passive vs active attic ventilation

Was just talking to a HVAC guy and he referred to some study that said the cost of running power ventilation exceeded the cost of just turning down the AC. Someone shared the idea of solar powered vents which I've looked in to but I think my first best move is to improve the passive ventilation. I have only vents at the eaves currently so will add soffit and maybe, in time, ridge vents.
What do you think?
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wrote:

The best passive ventilation is a functional cupola
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On Jun 25, 12:24 pm, snipped-for-privacy@aol.com wrote:

So, add a dome to my roof...????
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my ridge vent helped a lot
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my ridge vent helped a lot
I think ridge vents depend upon the part of the world in which you live. In hurricane country I'd avoid ridge vents, which have proven to be a weak spot in hurricanes. My contractor referred to them as "roof zippers."
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wrote:

It is more like a tall dog house with vented sides. This draws the hot air out by convection.
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wrote:

Avoid powered fans, if at all possible. I'd put in more insulation before considering a fan.
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If you want ventilation get a fan. More insulation is always good

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Big Jim wrote:

The problem with a fan is that it must exhaust massive amounts of air to be effective. Assuming an 1800 sq ft house with a 6' attic at the peak, we're talking (roughly) 6 x 1800 x 0.5 = 5,400 cu ft. An attic exhaust fan should change the air every 2 minutes, so you'll need a fan that moves 2,700 cu ft of air per minute. That's a good sized fan.
"For well-insulated ceilings (i.e. insulation levels of R-19 or above) it is doubtful that a power ventilation can be justified economically. "
http://factsfacts.com/MyHomeRepair/ventilation.htm
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HeyBub wrote:

Why on earth does a fan have to change the air every 2 minutes to be helpful?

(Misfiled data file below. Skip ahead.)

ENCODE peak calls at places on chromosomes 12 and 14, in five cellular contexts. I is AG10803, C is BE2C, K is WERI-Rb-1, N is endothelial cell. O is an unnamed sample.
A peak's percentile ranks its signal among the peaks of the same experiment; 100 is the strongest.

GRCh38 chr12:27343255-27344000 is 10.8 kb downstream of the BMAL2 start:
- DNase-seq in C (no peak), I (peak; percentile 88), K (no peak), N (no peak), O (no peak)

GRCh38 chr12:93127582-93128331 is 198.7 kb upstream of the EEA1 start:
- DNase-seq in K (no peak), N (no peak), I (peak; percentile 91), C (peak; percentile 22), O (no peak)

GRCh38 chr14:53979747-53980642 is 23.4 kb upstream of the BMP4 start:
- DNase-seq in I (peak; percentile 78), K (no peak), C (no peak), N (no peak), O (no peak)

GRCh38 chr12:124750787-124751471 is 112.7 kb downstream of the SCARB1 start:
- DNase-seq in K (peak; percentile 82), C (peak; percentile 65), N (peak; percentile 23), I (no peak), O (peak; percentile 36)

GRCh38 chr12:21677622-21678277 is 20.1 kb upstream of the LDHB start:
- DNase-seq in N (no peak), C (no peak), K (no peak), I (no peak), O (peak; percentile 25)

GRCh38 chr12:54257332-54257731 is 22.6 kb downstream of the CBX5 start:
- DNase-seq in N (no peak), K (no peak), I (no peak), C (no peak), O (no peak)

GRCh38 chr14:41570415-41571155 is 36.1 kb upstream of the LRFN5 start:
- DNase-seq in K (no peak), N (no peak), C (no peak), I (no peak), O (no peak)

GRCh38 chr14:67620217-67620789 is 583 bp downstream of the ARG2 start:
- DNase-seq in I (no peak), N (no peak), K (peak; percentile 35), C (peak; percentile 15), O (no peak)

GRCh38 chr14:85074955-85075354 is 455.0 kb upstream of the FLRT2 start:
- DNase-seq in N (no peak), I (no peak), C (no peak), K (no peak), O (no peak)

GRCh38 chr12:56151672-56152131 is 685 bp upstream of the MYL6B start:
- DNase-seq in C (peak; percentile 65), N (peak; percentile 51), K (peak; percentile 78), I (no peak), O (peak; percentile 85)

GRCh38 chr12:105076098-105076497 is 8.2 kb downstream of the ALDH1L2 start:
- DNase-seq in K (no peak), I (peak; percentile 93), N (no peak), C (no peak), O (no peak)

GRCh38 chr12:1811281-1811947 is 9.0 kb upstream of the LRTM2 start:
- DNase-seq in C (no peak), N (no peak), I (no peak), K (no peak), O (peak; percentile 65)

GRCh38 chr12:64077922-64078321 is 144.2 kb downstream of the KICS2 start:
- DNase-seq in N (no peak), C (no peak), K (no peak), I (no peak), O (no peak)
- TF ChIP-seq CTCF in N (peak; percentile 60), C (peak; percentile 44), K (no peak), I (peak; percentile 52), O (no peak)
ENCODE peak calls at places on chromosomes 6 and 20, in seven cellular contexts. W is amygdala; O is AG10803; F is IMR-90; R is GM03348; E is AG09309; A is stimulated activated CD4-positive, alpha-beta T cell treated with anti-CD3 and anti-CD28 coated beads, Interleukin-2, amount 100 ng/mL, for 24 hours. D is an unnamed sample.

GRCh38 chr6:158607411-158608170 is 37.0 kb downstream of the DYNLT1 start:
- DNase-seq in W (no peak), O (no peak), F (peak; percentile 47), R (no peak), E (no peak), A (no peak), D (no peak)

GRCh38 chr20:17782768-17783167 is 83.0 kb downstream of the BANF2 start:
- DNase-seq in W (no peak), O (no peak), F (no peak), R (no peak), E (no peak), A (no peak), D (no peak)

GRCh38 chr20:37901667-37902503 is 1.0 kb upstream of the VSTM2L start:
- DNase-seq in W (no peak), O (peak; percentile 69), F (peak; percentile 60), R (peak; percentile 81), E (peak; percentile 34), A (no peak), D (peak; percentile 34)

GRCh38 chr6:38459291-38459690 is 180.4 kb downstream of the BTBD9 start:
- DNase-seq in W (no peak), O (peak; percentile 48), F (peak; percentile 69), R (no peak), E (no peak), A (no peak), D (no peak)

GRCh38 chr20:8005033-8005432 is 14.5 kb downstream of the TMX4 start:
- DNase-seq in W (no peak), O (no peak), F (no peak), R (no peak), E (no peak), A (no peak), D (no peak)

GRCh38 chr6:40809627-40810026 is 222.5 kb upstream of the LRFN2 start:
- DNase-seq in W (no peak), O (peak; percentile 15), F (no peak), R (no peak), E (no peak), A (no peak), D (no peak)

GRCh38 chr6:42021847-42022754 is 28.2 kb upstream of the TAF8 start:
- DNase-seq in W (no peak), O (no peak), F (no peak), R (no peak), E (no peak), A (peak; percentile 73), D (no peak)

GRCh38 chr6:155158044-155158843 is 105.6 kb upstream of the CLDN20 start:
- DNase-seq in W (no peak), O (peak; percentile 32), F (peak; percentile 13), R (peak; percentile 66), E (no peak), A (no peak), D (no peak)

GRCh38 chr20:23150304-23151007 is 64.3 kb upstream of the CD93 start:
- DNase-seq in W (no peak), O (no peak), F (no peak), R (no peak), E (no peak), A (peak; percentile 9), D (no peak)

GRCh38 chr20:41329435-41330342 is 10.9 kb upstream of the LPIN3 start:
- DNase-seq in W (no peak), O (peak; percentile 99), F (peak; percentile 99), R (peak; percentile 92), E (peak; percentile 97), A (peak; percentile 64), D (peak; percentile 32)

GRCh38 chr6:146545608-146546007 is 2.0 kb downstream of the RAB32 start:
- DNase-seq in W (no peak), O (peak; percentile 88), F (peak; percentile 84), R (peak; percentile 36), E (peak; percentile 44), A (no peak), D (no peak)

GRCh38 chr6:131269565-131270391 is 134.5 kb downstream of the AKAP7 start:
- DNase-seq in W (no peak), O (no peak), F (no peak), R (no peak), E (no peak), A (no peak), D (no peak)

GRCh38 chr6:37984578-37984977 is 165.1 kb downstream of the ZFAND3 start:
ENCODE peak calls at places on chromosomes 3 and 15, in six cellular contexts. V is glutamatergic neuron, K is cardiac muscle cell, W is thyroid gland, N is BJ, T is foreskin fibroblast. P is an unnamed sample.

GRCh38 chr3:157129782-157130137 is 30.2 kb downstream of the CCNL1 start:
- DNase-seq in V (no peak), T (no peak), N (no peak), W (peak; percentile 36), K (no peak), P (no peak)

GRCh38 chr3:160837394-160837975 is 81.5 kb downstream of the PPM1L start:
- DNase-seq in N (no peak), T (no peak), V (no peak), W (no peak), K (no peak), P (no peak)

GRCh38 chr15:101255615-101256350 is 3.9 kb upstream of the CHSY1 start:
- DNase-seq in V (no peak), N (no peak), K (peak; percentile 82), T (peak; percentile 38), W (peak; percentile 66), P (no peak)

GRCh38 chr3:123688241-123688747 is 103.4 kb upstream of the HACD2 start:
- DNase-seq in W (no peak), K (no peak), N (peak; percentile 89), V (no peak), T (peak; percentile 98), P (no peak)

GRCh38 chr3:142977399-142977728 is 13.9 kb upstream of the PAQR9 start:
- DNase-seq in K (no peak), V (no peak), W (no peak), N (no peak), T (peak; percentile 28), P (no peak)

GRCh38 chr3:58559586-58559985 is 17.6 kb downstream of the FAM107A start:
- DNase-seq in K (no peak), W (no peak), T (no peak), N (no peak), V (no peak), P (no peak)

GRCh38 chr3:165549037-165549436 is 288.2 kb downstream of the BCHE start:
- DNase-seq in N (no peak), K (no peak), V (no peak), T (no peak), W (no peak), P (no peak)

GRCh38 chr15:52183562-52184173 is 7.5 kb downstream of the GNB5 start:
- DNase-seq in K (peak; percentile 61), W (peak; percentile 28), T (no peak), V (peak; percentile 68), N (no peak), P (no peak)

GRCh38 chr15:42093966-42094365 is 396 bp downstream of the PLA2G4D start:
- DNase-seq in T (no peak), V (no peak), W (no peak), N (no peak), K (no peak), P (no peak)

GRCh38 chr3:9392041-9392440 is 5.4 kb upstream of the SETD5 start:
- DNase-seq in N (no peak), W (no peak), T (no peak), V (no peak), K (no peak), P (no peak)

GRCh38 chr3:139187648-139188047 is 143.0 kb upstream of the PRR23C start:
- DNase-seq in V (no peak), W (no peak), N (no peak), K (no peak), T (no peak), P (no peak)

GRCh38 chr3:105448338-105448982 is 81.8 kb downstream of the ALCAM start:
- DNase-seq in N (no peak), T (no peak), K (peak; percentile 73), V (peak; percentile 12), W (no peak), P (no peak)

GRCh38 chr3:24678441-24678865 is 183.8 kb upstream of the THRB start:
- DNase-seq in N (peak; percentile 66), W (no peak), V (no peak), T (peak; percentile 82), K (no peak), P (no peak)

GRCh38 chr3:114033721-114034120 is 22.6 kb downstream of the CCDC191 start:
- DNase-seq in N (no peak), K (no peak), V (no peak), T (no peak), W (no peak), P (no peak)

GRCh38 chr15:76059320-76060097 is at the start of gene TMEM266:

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Bob F wrote:

Because if the area is being heated faster than you can remove the heat, you don't accomplish anything.
I don't know that 2 minutes is the optimum value - it may be one air exchange every half-hour or it may be twice per minute. I'm sure somebody has figured it out. Research is called for.
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Based on the comment about the power required by the power ventilation, I'm abandoning all thoughts of that. However, the HVAC guy also said that the standard for insulation was R19 but not it's R38. I need more insulation!
While I was installing the soffit vents, my thermometer next to me was reading 108! I looked online and the heat index was 119. Guess that's why the AC is struggling. :-)
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BradMM wrote:

The goal of attic ventilation is to get the attic down near ambient; you can't expect to do better than that -- insulation and A/C have to do the rest.
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BradMM wrote:

Always a good idea, BUT there's a point of diminishing returns. The R19 advocate says effectiveness drops off at about the R19 point. That is, you get the biggest bang for your buck at the (up to) R19 level.
I wonder if this idea might provide some insight: Install a remote-sensing thermometer beneath all the attic insulation, next to the ceiling drywall. This might provide an indication of exactly how effective the insulation really is.

Keep going! You can't have too much soffit venting!
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HeyBub wrote:

Wish I'd read that before I responded to the original. :-)
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HeyBub wrote:

Where does that come from? It sounds pretty aggressive to me. I think an attic fan can make a big difference even if it's only capable of changing the air a couple of times an hour.
IMHO, an attic fan isn't a panacea, but it can be useful in the mix. I know mine has relieved some of the stress on my (much more expensive to replace) A/C unit.
I'm also a big fan (no pun intended) of radiant barriers.
so you'll need a fan that moves 2,700 cu ft

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